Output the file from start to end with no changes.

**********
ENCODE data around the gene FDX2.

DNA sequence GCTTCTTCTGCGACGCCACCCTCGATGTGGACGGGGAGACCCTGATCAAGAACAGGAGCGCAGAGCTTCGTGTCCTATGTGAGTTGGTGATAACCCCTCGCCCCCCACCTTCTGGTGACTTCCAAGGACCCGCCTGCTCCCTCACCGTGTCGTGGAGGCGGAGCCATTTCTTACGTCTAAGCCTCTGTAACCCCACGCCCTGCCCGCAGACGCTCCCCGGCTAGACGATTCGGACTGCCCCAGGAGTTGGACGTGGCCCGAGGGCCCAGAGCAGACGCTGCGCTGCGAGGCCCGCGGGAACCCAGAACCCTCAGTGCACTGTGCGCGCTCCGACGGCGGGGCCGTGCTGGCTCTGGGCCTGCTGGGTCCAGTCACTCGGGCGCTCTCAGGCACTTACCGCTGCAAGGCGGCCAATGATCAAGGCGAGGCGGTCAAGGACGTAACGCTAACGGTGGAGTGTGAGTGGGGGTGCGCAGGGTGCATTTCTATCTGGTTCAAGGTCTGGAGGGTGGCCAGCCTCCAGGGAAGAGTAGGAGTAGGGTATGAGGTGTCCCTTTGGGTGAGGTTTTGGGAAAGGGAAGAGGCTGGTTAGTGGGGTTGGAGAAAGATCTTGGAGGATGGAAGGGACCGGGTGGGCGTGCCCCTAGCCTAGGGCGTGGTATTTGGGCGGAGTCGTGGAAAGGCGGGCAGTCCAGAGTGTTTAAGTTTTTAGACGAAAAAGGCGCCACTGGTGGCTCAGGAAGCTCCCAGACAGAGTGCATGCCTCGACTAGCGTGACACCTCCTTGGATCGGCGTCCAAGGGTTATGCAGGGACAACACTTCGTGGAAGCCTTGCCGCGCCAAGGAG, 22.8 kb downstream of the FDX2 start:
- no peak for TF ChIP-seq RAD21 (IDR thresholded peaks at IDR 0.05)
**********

ENCODE data around the gene FDX2.

DNA sequence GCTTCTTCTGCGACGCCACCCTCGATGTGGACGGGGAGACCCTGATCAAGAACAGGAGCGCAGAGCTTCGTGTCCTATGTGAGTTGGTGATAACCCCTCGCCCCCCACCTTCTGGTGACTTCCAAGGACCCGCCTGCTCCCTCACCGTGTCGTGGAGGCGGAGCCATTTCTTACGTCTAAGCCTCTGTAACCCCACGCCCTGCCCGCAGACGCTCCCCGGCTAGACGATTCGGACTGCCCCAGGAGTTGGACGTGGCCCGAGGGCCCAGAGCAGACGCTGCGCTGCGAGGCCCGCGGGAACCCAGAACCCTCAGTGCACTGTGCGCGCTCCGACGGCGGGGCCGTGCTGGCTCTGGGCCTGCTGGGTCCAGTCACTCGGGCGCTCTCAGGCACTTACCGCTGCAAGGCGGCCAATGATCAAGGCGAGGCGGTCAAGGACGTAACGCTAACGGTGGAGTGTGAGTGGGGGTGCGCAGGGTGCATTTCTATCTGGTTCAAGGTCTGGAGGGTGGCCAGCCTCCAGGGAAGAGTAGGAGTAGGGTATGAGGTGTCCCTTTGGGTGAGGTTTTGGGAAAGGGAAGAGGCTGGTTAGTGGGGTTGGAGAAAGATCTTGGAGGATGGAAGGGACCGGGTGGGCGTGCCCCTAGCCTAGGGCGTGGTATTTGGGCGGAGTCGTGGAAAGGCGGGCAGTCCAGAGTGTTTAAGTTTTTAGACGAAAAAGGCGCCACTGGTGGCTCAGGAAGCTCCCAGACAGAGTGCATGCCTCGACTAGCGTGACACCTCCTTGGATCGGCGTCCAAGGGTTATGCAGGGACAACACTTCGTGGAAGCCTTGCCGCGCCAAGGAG, 22.8 kb downstream of the FDX2 start:
- no peak for TF ChIP-seq RAD21 (IDR thresholded peaks at IDR 0.05)